We find the Beatitudes in Matthew 5: 1-12. I have had trouble for a long time with the first beatitude, found in verse 3, “Blessed are the poor in spirit for theirs is the kingdom of heaven.” (UK NIV).

The meaning of the other beatitudes seems, to me, quite clear, not so the first one. I have never been comfortable with understanding what is meant by “poor in spirit”.

As an aside, nevertheless possibly relevant, there is some opinion that considers the term “blessed” in the Beatitudes is interchangeable and could be replaced with “happy”.

However back to my original trouble, “Blessed are the poor in spirit”. What does “poor in spirit” mean? The nearest I can come to finding a meaning that I can associate with the phrase is poverty of spirit. The problem with this is that it could mean lacking in spirit, possibly lacking in belief in God. Another possibility is that “poor in spirit” refers to people whose spirit gives them a sinful nature and could be happy because of it.

Both possibilities I suggest seem to be at odds with receiving a blessing. All the other beatitudes confer a blessing for a virtue, but being poor in spirit seems prima facie to be an imperfection or disbelief, maybe disobedience. What would seem to make more sense might be ‘Blessed are those who seek forgiveness”.

Any thoughts?

Talented

A different interpretation of the parable of the talents.

I have already given a few thoughts on Jesus’ Parable of The Talents in Untalented. Here I am revisiting that parable, from a different point  view. 

I think it is generally assumed that the servants were honest, but were they?

We are told in the parable that the servants knew that the master harvested “where I have not sown and gather where I have not scattered seed” It might be inferred from that, that the master is not completely honest?

If the master were not honest, might not the servants, to whom he has entrusted sums of money also be dishonest? How can we be sure that the servants, to whom the talents were entrusted, were honest in how they ‘invested’ the master’s money ?

We know that on the master’s return, two of the servants returned to him double what he had entrusted them with. The third returned exactly what he had been given, but can we be sure the servants did not make more than they returned? Suppose they gave back to the master only what they thought they could get away with, keeping any more for themselves.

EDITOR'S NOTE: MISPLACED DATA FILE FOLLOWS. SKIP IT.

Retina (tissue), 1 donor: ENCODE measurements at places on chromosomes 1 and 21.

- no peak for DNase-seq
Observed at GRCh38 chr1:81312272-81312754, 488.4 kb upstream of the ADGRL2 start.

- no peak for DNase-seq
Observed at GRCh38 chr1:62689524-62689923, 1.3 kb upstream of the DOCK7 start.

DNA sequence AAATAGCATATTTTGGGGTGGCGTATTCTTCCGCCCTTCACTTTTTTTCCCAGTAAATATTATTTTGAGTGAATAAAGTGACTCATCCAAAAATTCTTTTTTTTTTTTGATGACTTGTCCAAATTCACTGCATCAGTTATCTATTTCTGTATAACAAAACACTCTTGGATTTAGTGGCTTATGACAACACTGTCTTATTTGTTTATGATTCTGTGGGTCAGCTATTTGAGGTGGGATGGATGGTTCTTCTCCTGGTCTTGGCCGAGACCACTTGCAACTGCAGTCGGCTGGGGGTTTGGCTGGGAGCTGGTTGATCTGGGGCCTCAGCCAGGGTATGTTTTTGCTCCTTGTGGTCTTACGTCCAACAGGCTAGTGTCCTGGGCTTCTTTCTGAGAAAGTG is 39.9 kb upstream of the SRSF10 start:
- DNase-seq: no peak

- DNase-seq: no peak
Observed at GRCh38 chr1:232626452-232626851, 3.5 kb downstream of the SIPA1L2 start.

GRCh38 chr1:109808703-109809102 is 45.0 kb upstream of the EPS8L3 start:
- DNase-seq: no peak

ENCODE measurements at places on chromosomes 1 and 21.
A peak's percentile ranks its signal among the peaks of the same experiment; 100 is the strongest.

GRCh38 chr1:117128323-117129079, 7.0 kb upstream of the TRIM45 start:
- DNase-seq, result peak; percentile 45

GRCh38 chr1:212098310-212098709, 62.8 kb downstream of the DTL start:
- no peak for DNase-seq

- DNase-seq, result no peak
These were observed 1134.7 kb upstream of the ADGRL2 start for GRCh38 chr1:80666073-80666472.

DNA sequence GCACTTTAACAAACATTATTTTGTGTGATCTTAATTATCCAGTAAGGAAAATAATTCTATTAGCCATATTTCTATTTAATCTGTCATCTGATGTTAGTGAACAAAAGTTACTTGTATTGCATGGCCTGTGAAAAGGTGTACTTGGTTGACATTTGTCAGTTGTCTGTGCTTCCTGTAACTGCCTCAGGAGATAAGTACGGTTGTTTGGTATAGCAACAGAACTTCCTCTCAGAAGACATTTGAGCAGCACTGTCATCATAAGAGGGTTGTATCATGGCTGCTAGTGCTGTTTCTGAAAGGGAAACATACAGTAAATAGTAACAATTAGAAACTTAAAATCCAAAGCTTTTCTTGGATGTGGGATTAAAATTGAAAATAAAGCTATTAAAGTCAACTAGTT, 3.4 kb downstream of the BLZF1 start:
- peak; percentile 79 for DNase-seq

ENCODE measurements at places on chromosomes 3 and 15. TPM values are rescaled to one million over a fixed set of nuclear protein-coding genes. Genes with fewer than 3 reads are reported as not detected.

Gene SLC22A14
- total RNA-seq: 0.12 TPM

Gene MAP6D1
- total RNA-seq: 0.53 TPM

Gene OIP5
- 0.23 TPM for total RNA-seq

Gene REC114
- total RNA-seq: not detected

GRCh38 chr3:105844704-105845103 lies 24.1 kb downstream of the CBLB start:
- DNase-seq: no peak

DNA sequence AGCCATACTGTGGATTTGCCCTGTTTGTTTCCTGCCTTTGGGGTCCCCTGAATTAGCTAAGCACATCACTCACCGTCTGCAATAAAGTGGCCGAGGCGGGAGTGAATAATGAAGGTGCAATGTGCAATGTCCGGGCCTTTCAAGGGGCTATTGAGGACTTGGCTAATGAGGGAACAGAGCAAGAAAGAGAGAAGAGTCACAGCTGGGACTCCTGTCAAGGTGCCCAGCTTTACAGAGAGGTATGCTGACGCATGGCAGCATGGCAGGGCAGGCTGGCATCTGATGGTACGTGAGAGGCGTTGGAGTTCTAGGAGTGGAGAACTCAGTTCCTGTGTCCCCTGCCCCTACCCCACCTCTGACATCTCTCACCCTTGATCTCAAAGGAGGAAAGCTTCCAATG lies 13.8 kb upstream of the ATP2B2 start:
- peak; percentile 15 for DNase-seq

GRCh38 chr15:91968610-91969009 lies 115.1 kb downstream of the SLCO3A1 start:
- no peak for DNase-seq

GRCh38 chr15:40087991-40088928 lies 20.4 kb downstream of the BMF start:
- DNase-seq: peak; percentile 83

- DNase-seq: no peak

Even if they gave to the master everything they had earned, while he was away, how do we know it was earned honestly? Perhaps it was used as seed funding for cons or cheating. Maybe profiteering by buying goods and selling at inflated prices. It might have been lent out at exorbitant rates of interest, like modern day payday loans.

I do not suggest any other interpretation is wrong. I offer a possible alternative interpretation, that does not seem to be contradicted by the text.

 

Dressed For The Occasion

The Wedding Banquet.

14th Century Russian icon of the ‘Parable of the Feast.

Jesus tells the parable of a king who gives a wedding banquet for his son, but no one comes. Some of the invited even murder the king’s messengers bearing the invitations. For which the king extracts retribution.

Since the invited rich and noble did not come to the wedding, the king instructs his servants to go out and bring in people from the streets. In no time at all the wedding hall was filled with guests of all kinds of people.

When the king comes to the hall in which the wedding guests are assembled, he spies a man not dressed in smart, wedding clothes. The king asks the man how he got in, dressed as he was. Then the king had the man bound and thrown outside.

The parable is the invitation of Jesus to the feast and the inappropriately dressed man represents someone who rejects the invitation, but the parable might easily be interpreted differently.

All the guests at the wedding banquet had been drawn in off the streets. The suggestion being that they were taken directly to the banquet and might not have had time to change into their fine clothes, appropriate to a wedding. There is also the possibility that the poorly dressed man was poor and might have been wearing what were his best cloths, or maybe even his only clothing.

It is possible to conclude that the poorly dressed man was quite unfairly treated. While this is not the usual interpretation of the parable, the text is not sufficiently detailed or clear to dismiss this possible interpretation out of hand.

As usual, I am not seeking to overturn established wisdom, just give some food for thought.